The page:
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Fibre-optic cables: the present and future of digital technology


World map, atlantic ocean showing America, Africa and Europe, linking by EllaLink's transatlantic cable
Atlantic side of the world, showing EllaLink's submarine cable connectivity between Europe and Latin America

Responsible for 99% of the data and voice traffic that circulates on the internet, these fibre cables - like the one recently inaugurated by EllaLink, the first high-capacity cable to connect Brazil to Europe - have become essential for transmitting digital services with a large volume of data to reduce longer distance connectivity.

The entry into operation of EllaLink's high-capacity fibre-optic undersea cable, the first to directly connect South America to Europe, comes at a time when the world is entering a new stage of the digital era, marked by the ever-increasing traffic of large volumes of data between countries and continents.  

What few people know is that the present and future of digital technology basically depend on undersea fibre-optic cables. They carry 99% of the data and voice traffic that circulates on the internet, according to a survey by TeleGeography, a telecom market research company.

In practise, these undersea cables have become essential to run the digital applications and services that will move the global economy over the next decade - from streaming services to telemedicine, through the Internet of Things (IoT), driverless cars, virtual reality, e-games and financial services, as well as future artificial intelligence applications. 

The recently inaugurated EllaLink cable helps expand this connection between Brazil and the rest of the world. It is the result of a private investment of 1 billion Brazilian reais, and links Fortaleza, in Ceará, to Sines in Portugal. It contains 4 optical fibre pairs and extends for 6,000 kilometres along the bottom of the Atlantic Ocean. Each fibre is the thickness of a strand of hair. 

The biggest benefit that the EllaLink cable brings to both continents is its capacity of 100 terabits per second (Tbps), reducing latency - a factor that ensures quality in internet speed. Before, most fibre-optic cable connections between South America and Europe passed through the United States.

As Fortaleza is closer to the European continent than to North America, the new cable makes it possible to reduce latency by up to 50%, that is, the response time in data transmission. Digital businesses, cloud services, electronic banking, entertainment media and online games are already benefiting from the new network. 

Measure bandwidth and fibre-cables

Undersea cables have always been essential for long-range communication. The first was installed in 1858, between Ireland and Canada, for telegraph traffic.

By 1900 there were already 208,000 kilometres of undersea cables spread across the oceans. They subsequently ended up being repurposed for telephone transmission.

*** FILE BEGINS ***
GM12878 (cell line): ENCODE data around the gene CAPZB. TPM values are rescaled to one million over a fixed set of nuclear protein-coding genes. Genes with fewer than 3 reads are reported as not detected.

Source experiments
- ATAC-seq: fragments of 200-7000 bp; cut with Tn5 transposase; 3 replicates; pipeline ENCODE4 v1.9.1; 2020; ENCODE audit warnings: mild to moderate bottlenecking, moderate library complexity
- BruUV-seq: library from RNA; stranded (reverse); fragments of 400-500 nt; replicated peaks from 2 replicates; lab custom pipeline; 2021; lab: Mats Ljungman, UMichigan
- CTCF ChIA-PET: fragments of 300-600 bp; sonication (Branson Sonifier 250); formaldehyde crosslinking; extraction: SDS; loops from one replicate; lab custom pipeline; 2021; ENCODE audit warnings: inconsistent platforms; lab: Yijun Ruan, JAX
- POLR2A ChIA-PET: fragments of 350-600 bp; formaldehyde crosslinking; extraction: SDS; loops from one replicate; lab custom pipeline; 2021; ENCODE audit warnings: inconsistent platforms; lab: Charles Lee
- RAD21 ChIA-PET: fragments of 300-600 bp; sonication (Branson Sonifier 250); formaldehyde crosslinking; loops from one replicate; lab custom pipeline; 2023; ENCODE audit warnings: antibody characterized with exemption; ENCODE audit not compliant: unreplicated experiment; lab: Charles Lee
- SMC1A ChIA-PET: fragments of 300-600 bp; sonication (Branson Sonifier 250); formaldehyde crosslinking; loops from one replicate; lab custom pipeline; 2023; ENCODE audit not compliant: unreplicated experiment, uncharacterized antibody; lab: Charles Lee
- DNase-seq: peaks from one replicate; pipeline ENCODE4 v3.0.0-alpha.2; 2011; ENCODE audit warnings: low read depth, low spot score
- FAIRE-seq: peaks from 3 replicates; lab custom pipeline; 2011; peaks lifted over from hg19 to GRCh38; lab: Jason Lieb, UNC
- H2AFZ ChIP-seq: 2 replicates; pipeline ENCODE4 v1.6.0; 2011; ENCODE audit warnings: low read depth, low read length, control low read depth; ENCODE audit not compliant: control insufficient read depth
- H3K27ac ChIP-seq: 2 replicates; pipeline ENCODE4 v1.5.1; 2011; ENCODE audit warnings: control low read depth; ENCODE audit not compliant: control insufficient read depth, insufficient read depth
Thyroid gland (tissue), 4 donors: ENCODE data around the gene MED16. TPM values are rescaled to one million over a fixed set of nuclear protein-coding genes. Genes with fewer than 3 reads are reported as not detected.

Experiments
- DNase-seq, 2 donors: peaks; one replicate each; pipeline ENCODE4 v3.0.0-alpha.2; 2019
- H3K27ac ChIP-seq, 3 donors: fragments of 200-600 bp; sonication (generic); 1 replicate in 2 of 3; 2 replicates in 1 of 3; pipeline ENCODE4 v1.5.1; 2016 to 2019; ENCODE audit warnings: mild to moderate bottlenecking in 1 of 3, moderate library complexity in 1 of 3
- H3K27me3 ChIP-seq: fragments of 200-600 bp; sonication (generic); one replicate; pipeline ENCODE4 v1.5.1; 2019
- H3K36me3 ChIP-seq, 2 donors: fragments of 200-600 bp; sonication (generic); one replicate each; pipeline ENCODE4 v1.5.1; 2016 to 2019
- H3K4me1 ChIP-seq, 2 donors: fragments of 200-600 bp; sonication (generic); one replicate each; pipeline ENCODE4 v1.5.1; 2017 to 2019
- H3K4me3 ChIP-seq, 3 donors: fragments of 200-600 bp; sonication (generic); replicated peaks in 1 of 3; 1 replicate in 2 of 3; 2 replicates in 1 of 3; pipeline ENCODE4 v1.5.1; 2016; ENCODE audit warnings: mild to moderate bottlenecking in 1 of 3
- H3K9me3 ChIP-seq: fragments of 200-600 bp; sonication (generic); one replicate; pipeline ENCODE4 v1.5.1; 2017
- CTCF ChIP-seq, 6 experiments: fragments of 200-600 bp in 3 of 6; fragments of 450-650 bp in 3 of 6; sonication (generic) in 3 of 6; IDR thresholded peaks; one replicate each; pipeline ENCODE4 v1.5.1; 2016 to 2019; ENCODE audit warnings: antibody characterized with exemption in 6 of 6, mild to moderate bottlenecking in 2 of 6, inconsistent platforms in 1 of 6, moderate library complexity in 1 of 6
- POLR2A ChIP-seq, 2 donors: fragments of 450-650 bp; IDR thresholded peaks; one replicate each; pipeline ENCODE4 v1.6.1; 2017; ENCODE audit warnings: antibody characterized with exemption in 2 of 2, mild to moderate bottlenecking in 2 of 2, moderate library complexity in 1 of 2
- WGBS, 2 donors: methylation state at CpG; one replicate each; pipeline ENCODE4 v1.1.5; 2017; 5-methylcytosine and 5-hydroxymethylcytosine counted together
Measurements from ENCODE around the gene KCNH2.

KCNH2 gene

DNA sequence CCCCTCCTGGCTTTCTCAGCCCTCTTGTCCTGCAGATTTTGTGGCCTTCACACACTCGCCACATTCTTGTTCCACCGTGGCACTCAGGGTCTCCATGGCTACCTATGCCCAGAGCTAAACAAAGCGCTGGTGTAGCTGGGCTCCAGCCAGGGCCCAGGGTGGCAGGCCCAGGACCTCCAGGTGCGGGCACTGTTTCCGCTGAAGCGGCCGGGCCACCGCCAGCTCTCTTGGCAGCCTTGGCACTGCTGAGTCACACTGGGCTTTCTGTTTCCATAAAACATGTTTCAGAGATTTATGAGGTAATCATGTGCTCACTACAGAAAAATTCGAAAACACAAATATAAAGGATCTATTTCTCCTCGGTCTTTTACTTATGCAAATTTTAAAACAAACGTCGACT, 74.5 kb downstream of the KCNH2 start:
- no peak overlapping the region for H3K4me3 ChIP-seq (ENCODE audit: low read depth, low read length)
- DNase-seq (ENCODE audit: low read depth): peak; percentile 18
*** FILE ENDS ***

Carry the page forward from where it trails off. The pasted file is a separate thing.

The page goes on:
Undersea fibre-optic cables, with more advanced technology, were developed in the mid-1980s. They have become a cheaper and faster alternative for transmitting large volumes of data compared to satellites - more effective in providing Internet access to remote areas where it is physically difficult or prohibitively expensive to build a terrestrial or undersea cable. 

Today, 426 undersea fibre-optic cables span a mesh of 1.6 million kilometres on the ocean floor.

The rapid development of digital technology is increasingly favouring the transmission of large volumes of low-latency data and the use of cloud computing.

This has led the giant companies in the sector - Google, Microsoft, Facebook and Amazon - to invest more than $20 billion in recent years in building their own undersea fibre-optic cables to meet the demand for greater bandwidth to transmit their data. 

On a connection or network, bandwidth determines how fast data travels over a specific network. So: the greater the bandwidth, the faster the connection speed, since more data will pass through it at the same time.

Globally, internet bandwidth growth was 35% in 2020, while experts predicted a 26% increase in data transmission capacity. 

Growth Latin America

In Latin America, internet bandwidth rose 32% in 2020. This reinforces the importance of the EllaLink cable to meet the increase of new digital applications, such as cloud computing and streaming. And we know how much intensive use of bandwidth these applications require.

The growth in demand for bandwidth is driving the creation of an increasingly dense and widespread network infrastructure, outside the current model of concentration in traditional hubs, with a significant increase in demand for connectivity in sub-regions.  

This trend, which opposes the concentration of infrastructure for the installation of Data Centres, exchange points and undersea cables in large centres of global convergence, such as the USA, reinforces the importance of the new transatlantic route between Fortaleza and Sines, offered by the EllaLink cable.

“This fact changes the game for European customers in particular because they realise that they don't need to operate in North America to reach Latin America”, says Philippe Dumont, CEO of EllaLink.  

Dumont predicts increased demand in the medium term for more content and a large number of data centres, large and small, emerging outside the US.

“Content will get closer and closer to where it's used, and with more high-capacity undersea cables, like those from EllaLink. This will be just the beginning”, he points out. 

Map with the 426 undersea fibre-optic cables, through which 99% of internet traffic passes. Source: Telegeography.
 Google's 4 exclusive undersea fibre-optic cable routes. Source Telegeography

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